Push + Pull = Bridge?
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Print Push + Pull = Bridge? Reading Comprehension
||edHelper's suggested reading level:
||grades 4 to 5
||Flesch-Kincaid grade level:
||suspension, therefore, compression, spans, foundation, entire, roadway, span, design, towers, opposite, mortar, pressing, ideal, remain, however
||Golden Gate Bridge, San Francisco
Push + Pull = Bridge?
By Trista L. Pollard
1 You see them everywhere. When you travel on those long family vacations, you even cross a few of them. What are they? They are bridges. Bridges are structures that cross rivers and lakes. They have been around for thousands of years. What makes these structures special is how they are able to support their weight and the weight of vehicles traveling across their spans. So what helps bridges to stand over running water?
2 A special set of forces helps to support bridges all over the world. Force is defined as the push or pull on objects. Compression and tension are the push and pull that keep bridges standing. Compression is a force that squeezes objects together. Think about the s'mores you made at camp last summer. After you combined the marshmallows, chocolate, and graham crackers, you squeezed everything together to make your ideal camp snack. Tension is the force that stretches or pulls objects apart. This is the opposite of compression. Compression and tension cause objects to become shorter or longer. If an object is being compressed (like your marshmallow), it becomes shorter. If an object is being pulled (like chewing gum), it is under tension and therefore becomes longer. Together, tension and compression balance to help structures like bridges remain standing. When these forces are not balanced, the structure may fall. Now, let's talk about bridges.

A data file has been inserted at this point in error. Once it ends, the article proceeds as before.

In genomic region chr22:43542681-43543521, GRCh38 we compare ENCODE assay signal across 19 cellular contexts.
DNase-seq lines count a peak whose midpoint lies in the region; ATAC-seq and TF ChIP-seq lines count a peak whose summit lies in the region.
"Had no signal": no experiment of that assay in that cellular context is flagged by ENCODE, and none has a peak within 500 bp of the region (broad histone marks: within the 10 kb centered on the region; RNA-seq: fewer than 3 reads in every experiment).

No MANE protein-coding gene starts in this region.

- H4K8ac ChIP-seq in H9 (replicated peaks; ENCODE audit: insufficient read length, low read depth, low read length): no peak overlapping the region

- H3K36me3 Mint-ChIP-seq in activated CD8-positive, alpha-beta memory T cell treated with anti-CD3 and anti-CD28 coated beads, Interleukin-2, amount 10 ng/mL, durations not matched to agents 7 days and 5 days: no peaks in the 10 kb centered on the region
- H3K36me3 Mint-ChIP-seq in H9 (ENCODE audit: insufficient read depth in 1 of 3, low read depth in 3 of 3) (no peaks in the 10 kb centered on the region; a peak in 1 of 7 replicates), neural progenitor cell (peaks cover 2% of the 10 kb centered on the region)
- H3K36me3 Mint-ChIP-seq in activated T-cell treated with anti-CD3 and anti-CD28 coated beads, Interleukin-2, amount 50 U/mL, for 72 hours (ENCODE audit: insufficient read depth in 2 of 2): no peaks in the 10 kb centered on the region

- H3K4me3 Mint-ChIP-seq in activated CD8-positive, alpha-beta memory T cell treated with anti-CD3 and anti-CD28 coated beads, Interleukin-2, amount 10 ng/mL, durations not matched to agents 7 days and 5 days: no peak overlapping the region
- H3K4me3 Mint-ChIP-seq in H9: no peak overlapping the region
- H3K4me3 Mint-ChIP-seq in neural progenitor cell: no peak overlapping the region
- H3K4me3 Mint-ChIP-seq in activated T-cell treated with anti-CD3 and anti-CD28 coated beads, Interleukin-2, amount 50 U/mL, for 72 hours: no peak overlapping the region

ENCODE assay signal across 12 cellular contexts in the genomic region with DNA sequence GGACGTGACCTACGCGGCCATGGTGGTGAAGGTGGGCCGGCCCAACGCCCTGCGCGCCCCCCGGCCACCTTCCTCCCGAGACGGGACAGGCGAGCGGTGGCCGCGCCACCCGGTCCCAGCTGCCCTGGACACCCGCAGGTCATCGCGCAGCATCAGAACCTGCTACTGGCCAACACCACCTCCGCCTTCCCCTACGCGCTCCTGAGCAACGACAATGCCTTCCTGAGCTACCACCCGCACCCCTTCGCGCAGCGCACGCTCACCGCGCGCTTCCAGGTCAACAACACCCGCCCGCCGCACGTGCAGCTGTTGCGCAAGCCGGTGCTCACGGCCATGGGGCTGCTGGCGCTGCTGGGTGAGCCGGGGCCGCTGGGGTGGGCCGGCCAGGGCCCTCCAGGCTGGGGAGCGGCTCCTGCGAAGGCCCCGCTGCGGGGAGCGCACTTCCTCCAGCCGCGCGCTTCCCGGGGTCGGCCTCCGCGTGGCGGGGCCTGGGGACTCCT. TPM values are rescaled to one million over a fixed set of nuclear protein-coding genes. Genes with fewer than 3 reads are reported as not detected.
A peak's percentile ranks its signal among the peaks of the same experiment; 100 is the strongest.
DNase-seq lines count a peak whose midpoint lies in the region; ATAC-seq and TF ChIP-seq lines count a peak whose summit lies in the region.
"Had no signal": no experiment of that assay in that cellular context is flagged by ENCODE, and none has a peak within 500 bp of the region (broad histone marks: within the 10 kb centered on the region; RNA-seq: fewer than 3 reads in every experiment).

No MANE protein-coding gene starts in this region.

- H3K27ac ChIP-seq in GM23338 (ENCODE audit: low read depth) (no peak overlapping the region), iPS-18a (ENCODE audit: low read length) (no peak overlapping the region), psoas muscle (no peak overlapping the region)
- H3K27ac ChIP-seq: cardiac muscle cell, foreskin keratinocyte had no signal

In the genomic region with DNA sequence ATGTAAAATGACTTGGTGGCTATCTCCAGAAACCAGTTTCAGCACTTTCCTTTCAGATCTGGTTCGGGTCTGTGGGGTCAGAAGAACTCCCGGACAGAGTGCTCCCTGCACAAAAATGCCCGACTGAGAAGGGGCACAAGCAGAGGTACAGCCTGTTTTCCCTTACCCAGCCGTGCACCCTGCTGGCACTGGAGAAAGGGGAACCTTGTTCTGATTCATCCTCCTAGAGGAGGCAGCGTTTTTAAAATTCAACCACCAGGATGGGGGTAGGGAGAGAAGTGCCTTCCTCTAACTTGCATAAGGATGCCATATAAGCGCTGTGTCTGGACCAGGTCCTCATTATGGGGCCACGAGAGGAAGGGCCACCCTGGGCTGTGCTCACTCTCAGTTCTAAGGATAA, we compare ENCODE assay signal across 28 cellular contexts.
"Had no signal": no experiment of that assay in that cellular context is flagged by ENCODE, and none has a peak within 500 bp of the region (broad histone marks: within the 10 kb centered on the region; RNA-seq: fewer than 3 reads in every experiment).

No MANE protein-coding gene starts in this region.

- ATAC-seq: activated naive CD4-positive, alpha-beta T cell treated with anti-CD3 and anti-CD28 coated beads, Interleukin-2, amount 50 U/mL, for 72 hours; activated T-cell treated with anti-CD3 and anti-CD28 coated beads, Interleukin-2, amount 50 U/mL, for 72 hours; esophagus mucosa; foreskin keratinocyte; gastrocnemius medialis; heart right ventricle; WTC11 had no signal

3 There are three types of bridges, and they are called beam, arch, and suspension. Beams are horizontal pieces of wood, metal, or stone that are used for support. You usually see wooden beams in your floor at your home. They are held up by columns or posts. Beam bridges have a horizontal piece that stretches across a stream or ditch. The weight of the vehicles or people traveling on the bridge compresses or pushes down on the beam. As the top of the beam is pushed, the bottom of the beam is stretched or in tension. Beam bridges will also have frames or larger beams called girders to give extra support.
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